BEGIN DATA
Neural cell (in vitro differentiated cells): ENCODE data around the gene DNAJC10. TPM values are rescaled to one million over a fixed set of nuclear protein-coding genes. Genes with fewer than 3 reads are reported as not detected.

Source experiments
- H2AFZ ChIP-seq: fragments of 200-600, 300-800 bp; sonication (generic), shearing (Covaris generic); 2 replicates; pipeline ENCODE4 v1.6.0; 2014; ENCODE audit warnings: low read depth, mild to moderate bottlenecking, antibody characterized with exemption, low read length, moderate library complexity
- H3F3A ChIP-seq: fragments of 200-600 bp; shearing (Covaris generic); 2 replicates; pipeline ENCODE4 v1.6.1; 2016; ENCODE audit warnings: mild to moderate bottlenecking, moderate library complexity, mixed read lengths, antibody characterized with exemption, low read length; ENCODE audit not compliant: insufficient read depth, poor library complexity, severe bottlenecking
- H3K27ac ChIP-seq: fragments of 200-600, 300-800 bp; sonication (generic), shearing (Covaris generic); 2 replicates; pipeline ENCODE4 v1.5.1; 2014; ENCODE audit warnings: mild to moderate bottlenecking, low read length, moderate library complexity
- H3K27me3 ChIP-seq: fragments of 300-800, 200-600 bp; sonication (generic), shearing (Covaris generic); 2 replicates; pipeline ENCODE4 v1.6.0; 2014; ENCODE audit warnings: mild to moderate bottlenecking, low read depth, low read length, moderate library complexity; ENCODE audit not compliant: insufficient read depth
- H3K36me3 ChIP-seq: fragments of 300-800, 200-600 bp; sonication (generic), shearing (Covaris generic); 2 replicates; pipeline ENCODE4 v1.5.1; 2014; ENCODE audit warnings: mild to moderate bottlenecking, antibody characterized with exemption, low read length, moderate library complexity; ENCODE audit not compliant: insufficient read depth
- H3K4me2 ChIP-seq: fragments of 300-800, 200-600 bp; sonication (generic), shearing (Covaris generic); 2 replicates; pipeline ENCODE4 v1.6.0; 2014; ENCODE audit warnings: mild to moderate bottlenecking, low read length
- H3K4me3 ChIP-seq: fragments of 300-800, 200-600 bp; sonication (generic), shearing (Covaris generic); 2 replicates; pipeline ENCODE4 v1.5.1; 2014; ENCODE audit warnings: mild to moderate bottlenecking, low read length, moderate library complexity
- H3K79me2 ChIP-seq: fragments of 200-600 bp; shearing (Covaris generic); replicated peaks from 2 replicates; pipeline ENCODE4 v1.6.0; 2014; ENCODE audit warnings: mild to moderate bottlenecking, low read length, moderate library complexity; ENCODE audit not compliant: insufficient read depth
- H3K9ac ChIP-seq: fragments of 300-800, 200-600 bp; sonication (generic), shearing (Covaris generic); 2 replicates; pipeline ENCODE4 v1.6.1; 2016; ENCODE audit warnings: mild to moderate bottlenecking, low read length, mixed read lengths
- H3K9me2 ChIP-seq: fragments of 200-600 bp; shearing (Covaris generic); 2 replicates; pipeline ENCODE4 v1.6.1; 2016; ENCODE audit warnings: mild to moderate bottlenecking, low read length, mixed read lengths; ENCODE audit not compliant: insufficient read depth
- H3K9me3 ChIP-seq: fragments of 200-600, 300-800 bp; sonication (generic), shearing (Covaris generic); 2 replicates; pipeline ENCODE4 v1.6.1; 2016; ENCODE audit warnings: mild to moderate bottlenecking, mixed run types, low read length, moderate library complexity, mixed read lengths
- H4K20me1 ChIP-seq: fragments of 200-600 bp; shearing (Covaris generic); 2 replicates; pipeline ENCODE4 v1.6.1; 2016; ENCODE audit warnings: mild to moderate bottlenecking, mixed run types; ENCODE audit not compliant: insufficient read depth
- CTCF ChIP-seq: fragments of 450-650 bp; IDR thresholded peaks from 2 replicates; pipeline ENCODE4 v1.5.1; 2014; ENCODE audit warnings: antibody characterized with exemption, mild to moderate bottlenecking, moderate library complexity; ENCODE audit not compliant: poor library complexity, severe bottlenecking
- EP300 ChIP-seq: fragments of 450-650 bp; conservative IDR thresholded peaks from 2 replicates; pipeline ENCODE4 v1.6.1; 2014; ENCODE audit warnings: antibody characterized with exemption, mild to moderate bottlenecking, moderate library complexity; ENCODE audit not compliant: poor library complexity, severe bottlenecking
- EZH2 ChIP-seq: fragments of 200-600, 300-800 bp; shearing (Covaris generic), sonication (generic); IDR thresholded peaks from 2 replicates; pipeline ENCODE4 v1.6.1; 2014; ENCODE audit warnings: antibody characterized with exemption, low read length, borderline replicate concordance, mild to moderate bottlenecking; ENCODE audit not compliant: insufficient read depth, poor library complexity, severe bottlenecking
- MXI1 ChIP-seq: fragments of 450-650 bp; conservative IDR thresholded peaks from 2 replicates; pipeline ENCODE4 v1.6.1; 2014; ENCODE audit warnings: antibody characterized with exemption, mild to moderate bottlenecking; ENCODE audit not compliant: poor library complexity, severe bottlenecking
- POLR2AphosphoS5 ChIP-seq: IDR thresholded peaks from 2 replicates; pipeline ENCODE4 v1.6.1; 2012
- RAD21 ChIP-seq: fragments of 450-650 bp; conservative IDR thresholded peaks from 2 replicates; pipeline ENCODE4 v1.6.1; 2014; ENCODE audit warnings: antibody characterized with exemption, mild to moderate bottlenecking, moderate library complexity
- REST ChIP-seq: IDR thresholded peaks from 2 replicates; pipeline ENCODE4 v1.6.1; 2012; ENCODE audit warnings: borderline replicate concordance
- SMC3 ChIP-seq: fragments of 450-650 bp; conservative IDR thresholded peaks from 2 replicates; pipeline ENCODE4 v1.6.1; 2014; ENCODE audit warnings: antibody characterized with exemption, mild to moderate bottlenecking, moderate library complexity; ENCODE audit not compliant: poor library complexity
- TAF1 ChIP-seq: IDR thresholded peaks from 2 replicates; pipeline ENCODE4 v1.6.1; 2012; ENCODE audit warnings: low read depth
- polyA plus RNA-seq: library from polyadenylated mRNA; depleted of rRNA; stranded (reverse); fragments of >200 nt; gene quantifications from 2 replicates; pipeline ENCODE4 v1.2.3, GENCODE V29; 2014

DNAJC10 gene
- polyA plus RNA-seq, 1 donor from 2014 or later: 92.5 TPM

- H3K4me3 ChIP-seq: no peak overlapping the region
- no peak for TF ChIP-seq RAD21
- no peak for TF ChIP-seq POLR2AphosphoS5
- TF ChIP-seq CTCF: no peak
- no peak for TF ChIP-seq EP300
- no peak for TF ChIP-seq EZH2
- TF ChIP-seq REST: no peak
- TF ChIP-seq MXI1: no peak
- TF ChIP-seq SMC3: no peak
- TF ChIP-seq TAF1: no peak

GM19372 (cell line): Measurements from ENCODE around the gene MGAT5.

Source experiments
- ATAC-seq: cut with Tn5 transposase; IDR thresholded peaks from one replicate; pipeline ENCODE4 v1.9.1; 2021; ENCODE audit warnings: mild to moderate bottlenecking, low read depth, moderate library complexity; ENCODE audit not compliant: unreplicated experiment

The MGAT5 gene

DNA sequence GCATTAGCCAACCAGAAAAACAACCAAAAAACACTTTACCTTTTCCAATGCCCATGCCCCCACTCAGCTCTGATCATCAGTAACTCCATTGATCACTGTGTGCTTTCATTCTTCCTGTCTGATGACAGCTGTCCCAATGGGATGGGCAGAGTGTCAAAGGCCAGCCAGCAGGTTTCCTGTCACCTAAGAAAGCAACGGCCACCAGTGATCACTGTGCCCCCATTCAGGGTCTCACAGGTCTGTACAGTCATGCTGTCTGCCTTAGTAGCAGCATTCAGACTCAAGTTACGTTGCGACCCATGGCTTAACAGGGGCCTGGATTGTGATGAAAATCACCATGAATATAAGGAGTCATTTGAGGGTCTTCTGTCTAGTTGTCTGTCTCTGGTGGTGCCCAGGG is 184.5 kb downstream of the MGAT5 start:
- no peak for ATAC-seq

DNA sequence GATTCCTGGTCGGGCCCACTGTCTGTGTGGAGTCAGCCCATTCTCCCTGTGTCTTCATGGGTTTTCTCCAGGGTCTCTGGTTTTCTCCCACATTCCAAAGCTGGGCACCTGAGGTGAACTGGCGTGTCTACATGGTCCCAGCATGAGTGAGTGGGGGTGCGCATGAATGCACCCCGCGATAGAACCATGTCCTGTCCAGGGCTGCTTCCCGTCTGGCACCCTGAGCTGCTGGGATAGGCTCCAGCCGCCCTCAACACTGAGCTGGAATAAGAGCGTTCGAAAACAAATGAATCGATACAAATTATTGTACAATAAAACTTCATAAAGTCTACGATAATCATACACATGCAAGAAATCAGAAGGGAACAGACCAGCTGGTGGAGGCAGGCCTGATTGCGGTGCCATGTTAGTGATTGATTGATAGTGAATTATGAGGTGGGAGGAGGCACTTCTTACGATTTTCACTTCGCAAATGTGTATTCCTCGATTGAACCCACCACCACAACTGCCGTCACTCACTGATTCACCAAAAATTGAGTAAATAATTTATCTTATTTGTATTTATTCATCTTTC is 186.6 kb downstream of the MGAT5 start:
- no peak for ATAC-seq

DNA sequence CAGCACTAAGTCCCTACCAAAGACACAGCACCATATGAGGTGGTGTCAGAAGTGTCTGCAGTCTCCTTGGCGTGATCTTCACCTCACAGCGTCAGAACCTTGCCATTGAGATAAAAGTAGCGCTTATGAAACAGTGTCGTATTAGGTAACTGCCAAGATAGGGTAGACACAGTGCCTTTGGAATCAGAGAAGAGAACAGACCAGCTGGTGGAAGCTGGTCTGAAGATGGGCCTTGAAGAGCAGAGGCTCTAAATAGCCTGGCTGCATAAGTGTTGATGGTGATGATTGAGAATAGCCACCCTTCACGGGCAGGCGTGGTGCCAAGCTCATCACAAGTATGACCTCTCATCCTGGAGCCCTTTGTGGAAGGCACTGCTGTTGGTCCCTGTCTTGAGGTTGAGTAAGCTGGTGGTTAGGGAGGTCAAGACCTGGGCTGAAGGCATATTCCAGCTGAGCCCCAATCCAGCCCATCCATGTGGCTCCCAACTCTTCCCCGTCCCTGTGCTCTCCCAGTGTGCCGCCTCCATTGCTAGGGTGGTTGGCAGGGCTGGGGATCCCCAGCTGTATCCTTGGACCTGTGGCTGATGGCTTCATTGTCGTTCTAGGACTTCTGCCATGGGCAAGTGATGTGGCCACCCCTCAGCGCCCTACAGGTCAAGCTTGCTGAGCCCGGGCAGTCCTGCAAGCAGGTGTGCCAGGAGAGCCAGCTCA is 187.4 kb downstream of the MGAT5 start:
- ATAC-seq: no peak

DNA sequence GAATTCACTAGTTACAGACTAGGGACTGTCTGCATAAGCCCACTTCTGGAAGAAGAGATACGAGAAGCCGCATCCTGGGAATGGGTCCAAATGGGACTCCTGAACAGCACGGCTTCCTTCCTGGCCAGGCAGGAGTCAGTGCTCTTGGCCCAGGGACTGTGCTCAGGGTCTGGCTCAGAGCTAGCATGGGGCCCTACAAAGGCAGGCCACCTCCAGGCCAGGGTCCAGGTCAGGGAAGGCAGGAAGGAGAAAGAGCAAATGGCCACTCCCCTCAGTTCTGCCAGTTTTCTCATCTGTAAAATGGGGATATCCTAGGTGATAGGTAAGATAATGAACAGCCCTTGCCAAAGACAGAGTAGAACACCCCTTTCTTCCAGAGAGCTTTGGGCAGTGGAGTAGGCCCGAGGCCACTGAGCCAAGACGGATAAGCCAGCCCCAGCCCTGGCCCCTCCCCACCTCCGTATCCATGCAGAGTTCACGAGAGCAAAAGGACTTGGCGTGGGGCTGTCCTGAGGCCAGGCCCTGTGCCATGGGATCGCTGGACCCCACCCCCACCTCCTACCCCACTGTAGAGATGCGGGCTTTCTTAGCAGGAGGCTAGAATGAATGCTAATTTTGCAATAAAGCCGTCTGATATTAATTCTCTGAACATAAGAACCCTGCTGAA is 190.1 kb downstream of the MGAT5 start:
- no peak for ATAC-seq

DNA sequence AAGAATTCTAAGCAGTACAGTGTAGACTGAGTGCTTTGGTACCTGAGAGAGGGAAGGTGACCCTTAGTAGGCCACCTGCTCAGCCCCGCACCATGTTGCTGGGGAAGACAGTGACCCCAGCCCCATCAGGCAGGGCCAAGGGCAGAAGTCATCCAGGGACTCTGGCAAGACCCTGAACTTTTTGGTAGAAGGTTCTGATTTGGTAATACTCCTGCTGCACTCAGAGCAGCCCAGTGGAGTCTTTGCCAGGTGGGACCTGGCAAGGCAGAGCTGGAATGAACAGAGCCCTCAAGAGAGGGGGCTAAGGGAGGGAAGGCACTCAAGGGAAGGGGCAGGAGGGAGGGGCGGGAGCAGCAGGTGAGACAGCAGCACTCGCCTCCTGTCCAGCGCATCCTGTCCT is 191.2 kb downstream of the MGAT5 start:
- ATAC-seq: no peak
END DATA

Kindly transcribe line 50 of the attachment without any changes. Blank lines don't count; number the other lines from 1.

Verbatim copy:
- ATAC-seq: no peak